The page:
Skip to comments.Fake drug checkpoint in Mayfield Heights is legal, experts say
Posted on 06/30/2013 10:21:04 AM PDT by Deadeye Division
MAYFIELD HEIGHTS, Ohio -- Police are not allowed to use checkpoints to search motorists and their vehicles for drugs. So, in Mayfield Heights, officers are trying the next-best thing -- fake drug checkpoints.
Police gathered in the express lanes of Interstate 271 on Monday after placing signs along the freeway warning motorists that a drug checkpoint lay ahead.
There was no checkpoint, only police waiting for motorists to react suspiciously after seeing the signs. A Mayfield Heights assistant prosecutor says it's a lawful and legitimate tactic in his city's war on drugs.
"We should be applauded for doing this," Dominic Vitantonio said. "It's a good thing."
Civil libertarians and one of the people who was stopped and searched are skeptical. They wonder if officers were profiling motorists and whether anyone's Fourth Amendment right against unlawful searches and seizures was violated.
Nick Worner, a spokesman for the Cleveland office of the American Civil Liberties Union, said his office will examine the circumstances surrounding the fake checkpoint.
"We're going to be gathering information," Worner said. "That information will determine what we think is going on."
The fake checkpoints are legal, experts say. A 2000 U.S. Supreme Court ruling said actual checkpoints are not legal and that police can randomly stop cars for just two reasons: to prevent illegal aliens and contraband from entering the U.S. and to get drunk drivers off the road.
It's unclear if other police departments in Northeast Ohio have tried fake drug checkpoints.
On Monday, Mayfield Heights police placed a series of signs along the northbound I-271 express lanes that said: "Drug Checkpoint Ahead," "Police K9 Dog In Use" and "Be Prepared to Stop." Officers then watched how motorists reacted after seeing the signs.
Vitantonio said there were arrests and drugs seized. He said Thursday that four people were stopped and searched. Three of the motorists crossed through the grassy median or at emergency vehicle crossings, evasive actions that gave police reasonable suspicion to stop those cars.
The fourth motorist, Bill Peters of Medina, insists he did nothing wrong except to park on the side of the freeway to check his phone for directions. He was stopped and allowed police to search his car. Vitantonio said that if Peters had not given police permission to search, they would have had to let him go.
Peters, 53, said he was driving on I-271 around 11:30 a.m. when he missed the merge that would take him into the local lanes and allow him to exit at Wilson Mills Road. He said he pulled over to check his phone for directions. As he pulled back onto the freeway, he said his phone disconnected from the charger, so he returned to the berm to reconnect it.
He said he had seen the drug checkpoint signs and was not worried. Peters has long hair and distinguished heavy metal roots. He spent 26 years in sales and marketing for Warner Bros. Records, owns a music label, hosts a heavy metal radio show at John Carroll University and is an ardent promoter of local talent. Despite his background in a business where drugs are de rigueur, Peters insists he has never inhaled.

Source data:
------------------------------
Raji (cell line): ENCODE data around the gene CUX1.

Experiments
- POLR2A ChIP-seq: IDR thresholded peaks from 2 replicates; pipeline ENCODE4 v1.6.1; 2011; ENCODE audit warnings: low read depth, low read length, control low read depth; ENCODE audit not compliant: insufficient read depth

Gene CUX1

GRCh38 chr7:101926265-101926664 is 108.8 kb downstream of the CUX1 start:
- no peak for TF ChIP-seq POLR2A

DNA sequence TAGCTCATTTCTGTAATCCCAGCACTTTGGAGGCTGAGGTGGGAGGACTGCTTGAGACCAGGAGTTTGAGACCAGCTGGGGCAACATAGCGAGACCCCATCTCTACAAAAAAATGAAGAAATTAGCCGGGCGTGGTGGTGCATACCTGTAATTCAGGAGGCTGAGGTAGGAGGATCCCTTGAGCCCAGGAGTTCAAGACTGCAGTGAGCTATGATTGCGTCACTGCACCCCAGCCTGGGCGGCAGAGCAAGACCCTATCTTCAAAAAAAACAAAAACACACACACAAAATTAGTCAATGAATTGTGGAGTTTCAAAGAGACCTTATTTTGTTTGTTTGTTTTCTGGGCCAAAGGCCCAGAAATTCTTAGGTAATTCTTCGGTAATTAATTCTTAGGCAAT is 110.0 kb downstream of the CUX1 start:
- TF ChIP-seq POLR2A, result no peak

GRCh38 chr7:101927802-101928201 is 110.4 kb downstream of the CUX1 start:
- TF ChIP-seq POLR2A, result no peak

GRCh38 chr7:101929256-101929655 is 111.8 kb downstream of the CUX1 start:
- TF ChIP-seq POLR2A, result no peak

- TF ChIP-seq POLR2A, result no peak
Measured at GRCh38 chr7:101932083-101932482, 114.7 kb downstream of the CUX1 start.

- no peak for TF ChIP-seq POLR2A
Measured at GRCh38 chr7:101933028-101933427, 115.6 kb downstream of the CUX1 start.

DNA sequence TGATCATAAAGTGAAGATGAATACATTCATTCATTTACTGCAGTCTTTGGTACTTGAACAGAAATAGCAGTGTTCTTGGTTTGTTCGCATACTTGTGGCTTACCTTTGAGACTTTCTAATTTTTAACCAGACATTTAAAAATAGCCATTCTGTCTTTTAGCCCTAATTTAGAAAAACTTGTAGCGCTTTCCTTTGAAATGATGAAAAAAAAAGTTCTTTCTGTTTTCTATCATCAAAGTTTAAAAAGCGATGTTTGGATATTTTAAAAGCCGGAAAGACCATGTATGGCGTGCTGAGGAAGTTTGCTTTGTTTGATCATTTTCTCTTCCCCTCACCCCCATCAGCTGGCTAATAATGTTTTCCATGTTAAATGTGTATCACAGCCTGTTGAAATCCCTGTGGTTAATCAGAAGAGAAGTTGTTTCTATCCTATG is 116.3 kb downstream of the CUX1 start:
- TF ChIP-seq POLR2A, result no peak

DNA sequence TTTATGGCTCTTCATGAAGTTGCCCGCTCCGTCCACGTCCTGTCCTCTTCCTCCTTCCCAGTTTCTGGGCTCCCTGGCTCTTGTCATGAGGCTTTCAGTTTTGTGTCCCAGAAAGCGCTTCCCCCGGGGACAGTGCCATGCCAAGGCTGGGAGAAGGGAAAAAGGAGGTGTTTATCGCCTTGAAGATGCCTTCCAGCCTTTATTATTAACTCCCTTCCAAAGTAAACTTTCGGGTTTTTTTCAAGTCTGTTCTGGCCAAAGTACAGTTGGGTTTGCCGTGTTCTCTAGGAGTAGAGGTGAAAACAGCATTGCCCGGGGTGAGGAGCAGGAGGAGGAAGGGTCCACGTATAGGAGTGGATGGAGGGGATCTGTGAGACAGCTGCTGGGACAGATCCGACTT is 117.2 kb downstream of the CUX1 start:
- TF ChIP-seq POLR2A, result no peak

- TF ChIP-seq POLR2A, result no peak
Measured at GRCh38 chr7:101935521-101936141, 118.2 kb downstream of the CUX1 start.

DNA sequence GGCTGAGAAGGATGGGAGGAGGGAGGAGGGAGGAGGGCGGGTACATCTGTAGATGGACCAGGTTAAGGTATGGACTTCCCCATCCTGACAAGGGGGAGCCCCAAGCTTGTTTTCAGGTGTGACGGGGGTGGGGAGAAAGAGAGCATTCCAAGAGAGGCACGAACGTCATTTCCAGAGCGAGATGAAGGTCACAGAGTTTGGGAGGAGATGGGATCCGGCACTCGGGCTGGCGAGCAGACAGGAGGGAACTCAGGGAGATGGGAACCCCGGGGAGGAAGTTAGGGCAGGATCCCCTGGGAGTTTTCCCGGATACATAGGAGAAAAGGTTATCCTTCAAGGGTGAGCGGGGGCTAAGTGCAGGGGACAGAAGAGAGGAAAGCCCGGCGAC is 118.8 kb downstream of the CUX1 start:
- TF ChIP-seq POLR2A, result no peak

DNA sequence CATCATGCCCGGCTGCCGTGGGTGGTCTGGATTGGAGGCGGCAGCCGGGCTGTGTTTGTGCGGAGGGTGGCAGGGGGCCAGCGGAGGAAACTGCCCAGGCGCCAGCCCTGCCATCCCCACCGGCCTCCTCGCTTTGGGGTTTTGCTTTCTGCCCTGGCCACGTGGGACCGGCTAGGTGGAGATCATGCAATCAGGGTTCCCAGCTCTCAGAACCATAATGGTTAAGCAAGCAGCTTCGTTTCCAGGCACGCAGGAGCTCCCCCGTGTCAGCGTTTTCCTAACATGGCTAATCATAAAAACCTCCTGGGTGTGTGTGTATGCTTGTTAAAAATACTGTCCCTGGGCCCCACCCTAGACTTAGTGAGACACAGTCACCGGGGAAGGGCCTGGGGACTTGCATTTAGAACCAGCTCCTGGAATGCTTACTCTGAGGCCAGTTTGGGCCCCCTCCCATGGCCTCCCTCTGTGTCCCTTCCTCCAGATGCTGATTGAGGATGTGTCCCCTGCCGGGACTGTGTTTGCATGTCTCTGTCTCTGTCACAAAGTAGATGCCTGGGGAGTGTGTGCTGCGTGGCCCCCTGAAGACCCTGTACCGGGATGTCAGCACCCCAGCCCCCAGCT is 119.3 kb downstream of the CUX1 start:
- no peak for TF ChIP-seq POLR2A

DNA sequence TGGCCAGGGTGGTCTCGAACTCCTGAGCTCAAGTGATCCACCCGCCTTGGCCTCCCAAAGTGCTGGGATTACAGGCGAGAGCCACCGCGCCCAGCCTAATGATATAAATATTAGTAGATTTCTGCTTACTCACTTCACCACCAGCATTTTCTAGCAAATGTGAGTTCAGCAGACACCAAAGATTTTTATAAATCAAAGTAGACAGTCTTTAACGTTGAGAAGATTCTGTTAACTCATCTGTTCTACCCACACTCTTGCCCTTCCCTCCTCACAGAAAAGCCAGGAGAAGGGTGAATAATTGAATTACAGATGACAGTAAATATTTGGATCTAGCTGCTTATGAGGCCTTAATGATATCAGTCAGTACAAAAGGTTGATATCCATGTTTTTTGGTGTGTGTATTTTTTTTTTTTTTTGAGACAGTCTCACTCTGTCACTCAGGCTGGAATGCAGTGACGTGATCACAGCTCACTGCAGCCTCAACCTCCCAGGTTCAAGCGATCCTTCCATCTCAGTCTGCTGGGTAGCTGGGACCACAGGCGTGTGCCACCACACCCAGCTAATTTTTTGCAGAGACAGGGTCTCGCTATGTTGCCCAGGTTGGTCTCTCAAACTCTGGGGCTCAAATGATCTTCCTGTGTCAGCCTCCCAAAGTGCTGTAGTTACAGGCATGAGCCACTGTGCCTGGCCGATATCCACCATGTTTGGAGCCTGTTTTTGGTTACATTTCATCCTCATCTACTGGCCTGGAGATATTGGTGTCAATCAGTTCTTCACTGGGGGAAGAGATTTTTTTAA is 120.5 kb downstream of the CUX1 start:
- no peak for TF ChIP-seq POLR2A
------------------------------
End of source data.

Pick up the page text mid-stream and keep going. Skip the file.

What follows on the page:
He wonders if officers targeted him because of his appearance.
"The last time I checked, it is not against the law to pull over to the side of the road to check directions," said Peters, who added that the officer who stopped him commended him for being safety conscious.
Vitantonio insisted that Peters gave police reasonable suspicion to pull him over.
After stopping and returning to the freeway, Peters said he saw a sign that said, "Be Prepared to Stop," which prompted him to slow a bit. Seconds later, a police car was behind him, lights flashing.
Peters said the officer asked if he was having car trouble. Peters explained why he had stopped on the berm and then slowed down. He said the officer quizzed him about what kinds of drugs he had in the car, saying it would be much easier to confess before other officers and a drug-sniffing dog arrived. Peters insisted he had no drugs. As promised, other officers and the dog were summoned.
"I see what they're doing, but I think it's kind of dangerous," Peters said. "It's one thing to do this on a 25 mph road, it's another on a busy interstate. I think it's a violation to just be pulled over and searched."
Ric Simmons, a law professor at the Moritz College of Law at Ohio State University, said police are allowed to deceive people, thus the fake checkpoint was legal.
"They can lie to anybody," Simmons said.
Prominent Cleveland civil rights attorney Terry Gilbert thinks the reason police stopped Peters is questionable. Gilbert said police are allowed to deceive suspects, but questioned the practice of lying to motorists about a fake drug checkpoint on a busy highway.
"I don't think it accomplishes any public safety goals," Gilbert said. "I don't think it's good to mislead the population for any reason if you're a government agency."
Michael Benza, a law professor at Case Western Reserve University School of Law, said motorists often do not know their rights. You must stop when an officer pulls you over for a traffic violation, but it does not necessarily mean they can search your car without your permission. Police need to be able to provide a judge with a legal and valid reason for why they ordered a search of your car."